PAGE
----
Help compiler in vectorization? - It's better not to interfere.

Published on October 25, 2011

Help compiler in vectorization? - It's better not to interfere.

    This is a free translation of my recent post on the English version of Intel Software Network. So thosewho likes Victoria Zhislina more than vikky13Those who have already seen this post can immediately read the first and last paragraphs that are not in the original.

    - Hello everyone, I need a translator from Russian to C ++ program code. Well, that is, I am writing a task, and the translator implements its solution in C ++. Where can I find one? If there is no for C, maybe there are for other languages?

    - Yes, it’s called the head of the development department. If you write a task in Russian, you give it to subordinates and that’s it, the code is ready! Even in C, even in Delphi, even in Java. I checked it works!


    They say that this is not a joke, but a real question on the programming forum. They also say that a person is much smarter than a machine, which means that he can help her - share her mind. But there are many cases when this is definitely not worth doing. The result will be the opposite of what was expected.

    Here is a good example from the well-known open source OpenCV library :
    
    cvtScale_( const Mat& srcmat, Mat& dstmat, double _scale, double _shift )
    {
        Op op;
        typedef typename Op::type1 WT;
        typedef typename Op::rtype DT;
        Size size = getContinuousSize( srcmat, dstmat, srcmat.channels() );
        WT scale = saturate_cast<WT>(_scale), shift = saturate_cast<WT>(_shift);
        for( int y = 0; y < size.height; y++ )
        {
            const T* src = (const T*)(srcmat.data + srcmat.step*y);
            DT* dst = (DT*)(dstmat.data + dstmat.step*y);
            int x = 0;
            for(; x <= size.width - 4; x += 4 )
            {
                DT t0, t1;
                t0 = op(src[x]*scale + shift);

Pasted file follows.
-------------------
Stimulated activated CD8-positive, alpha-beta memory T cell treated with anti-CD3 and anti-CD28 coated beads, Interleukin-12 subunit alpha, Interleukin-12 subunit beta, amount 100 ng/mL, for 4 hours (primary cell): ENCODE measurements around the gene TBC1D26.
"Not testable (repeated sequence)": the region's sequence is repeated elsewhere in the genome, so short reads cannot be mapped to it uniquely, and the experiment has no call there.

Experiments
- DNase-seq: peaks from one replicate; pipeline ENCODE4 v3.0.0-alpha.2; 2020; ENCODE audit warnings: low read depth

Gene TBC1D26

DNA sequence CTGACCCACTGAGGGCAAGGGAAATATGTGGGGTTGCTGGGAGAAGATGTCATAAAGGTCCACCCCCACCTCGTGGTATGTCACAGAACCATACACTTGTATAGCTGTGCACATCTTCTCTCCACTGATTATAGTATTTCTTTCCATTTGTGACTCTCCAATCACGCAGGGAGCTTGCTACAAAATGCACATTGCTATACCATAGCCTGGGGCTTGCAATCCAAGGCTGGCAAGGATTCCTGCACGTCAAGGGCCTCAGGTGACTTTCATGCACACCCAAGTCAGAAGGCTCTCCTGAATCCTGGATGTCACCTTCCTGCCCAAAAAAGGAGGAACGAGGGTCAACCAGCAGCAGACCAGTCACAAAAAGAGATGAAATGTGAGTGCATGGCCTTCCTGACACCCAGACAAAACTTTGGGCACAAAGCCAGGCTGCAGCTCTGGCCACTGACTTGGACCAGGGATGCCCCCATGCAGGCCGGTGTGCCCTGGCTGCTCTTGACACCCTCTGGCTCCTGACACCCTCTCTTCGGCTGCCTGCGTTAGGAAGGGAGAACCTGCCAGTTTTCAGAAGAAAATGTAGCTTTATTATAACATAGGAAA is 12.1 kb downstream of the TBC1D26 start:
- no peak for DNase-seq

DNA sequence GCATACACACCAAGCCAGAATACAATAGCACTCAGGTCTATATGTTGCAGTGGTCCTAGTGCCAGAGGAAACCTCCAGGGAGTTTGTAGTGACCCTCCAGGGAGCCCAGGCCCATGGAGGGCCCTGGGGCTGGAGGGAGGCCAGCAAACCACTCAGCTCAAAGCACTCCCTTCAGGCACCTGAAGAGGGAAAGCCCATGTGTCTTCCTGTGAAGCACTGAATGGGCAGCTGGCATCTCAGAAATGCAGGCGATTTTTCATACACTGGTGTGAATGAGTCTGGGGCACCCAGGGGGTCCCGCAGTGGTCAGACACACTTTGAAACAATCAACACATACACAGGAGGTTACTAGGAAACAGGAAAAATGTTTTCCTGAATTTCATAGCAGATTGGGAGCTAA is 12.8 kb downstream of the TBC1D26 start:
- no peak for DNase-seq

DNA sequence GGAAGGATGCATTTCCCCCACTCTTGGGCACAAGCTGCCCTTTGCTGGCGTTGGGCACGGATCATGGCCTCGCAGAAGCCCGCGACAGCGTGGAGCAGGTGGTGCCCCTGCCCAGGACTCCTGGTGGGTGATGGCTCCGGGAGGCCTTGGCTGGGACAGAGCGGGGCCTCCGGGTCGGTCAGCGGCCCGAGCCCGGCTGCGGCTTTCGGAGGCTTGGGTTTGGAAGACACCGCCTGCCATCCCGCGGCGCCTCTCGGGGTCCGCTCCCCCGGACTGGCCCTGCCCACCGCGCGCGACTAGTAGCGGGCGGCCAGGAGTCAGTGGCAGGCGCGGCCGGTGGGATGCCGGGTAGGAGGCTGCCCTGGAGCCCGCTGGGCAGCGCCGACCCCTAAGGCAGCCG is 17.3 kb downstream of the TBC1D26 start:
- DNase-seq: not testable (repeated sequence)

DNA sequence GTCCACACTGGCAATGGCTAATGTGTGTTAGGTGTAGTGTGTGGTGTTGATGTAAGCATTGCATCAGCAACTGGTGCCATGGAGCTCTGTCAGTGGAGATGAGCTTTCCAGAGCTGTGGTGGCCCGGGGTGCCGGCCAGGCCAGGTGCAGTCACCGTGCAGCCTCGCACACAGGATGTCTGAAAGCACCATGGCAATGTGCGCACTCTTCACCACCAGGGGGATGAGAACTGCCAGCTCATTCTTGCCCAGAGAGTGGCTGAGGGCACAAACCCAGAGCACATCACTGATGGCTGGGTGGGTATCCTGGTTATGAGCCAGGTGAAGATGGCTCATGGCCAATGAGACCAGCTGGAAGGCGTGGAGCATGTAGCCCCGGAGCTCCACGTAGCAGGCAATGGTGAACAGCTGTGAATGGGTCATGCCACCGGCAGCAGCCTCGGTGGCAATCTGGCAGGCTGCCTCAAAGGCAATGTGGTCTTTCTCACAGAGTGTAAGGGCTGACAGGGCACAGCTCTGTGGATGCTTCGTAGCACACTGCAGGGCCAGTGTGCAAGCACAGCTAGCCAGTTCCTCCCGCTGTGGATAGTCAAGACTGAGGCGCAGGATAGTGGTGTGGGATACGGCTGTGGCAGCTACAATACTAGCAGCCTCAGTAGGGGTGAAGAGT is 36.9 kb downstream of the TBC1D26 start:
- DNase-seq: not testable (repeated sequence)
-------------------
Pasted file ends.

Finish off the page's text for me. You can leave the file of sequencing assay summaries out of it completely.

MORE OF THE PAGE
t1 = op(src[x+1]*scale + shift);
                dst[x] = t0; dst[x+1] = t1;
                t0 = op(src[x+2]*scale + shift);
                t1 = op(src[x+3]*scale + shift);
                dst[x+2] = t0; dst[x+3] = t1;
            }
            for( ; x &lt; size.width; x++ )
                dst[x] = op(src[x]*scale + shift);
          }
    }

    This is a simple template function working with char, short, float and double.
    Its authors decided to help the compiler with SSE-vectorization by deploying an inner loop of 4 and processing the remaining data tail separately.
    Do you think modern compilers (for Windows) will generate optimized code in accordance with the intention of the authors?
    Let's check by compiling this code using Intel Compiler 12.0, with the / QxSSE2 switch (it is verified that using other SSEx and AVX options will give the same result)

    And the result will be quite unexpected. Assembler listing at the output of the compiler conclusively shows that the deployed loop is NOT vectorized. The compiler generates SSE instructions, but only scalar, not vector. But the rest of the data - the “tail”, containing only 1-3 data elements in an undeployed cycle, is vectorized according to the full program!

    If we remove the loop unwrapping:
    
    for( int y = 0; y < size.height; y++ )
        {
            const T* src = (const T*)(srcmat.data + srcmat.step*y);
            DT* dst = (DT*)(dstmat.data + dstmat.step*y);
            int x = 0;
            for( ; x < size.width; x++ )
                dst[x] = op(src[x]*scale + shift);
        }

    ... and look at the assembler again (I won’t scare you with it), we will find that now the cycle is fully vectorized for all data types, which undoubtedly increases productivity.

    Conclusion : More work - less productivity. Less work, more. That would always be so.

    Note that Microsoft Compiler, Visual Studio 2010 and 2008 with the / arch: SSE2 switch do NOT vectorize the above code in either expanded or collapsed form. The code they produced is very similar in both appearance and performance in both cases. That is, if the deployment of the loop for the Intel compiler is harmful, then for the Microsoft it is simply useless :).

    But what if you still want to preserve the deployment of the loop - is it expensive for you as memory , but also want vectorization?

    Then use Intel compiler pragmas as shown below:
    #pragma simd
    
            for(x=0; x <= size.width - 4; x += 4 )
            {
                DT t0, t1;
                t0 = op(src[x]*scale + shift);
                t1 = op(src[x+1]*scale + shift);
                dst[x] = t0; dst[x+1] = t1;
                t0 = op(src[x+2]*scale + shift);
                t1 = op(src[x+3]*scale + shift);
                dst[x+2] = t0; dst[x+3] = t1;
            } 

    #pragma novector
    
    for( ; x <size.width; x++ )
         dst[x] = op(src[x]*scale + shift);
    }


    And the last one. Cycle unrolling itself can have a positive effect on performance. But, firstly, the possible gain from vectorization will still exceed this positive effect, and, secondly, the deployment can be entrusted to the compiler, then vectorization will not suffer from this. Among other things, I plan to touch on this topic at a webinar on October 27.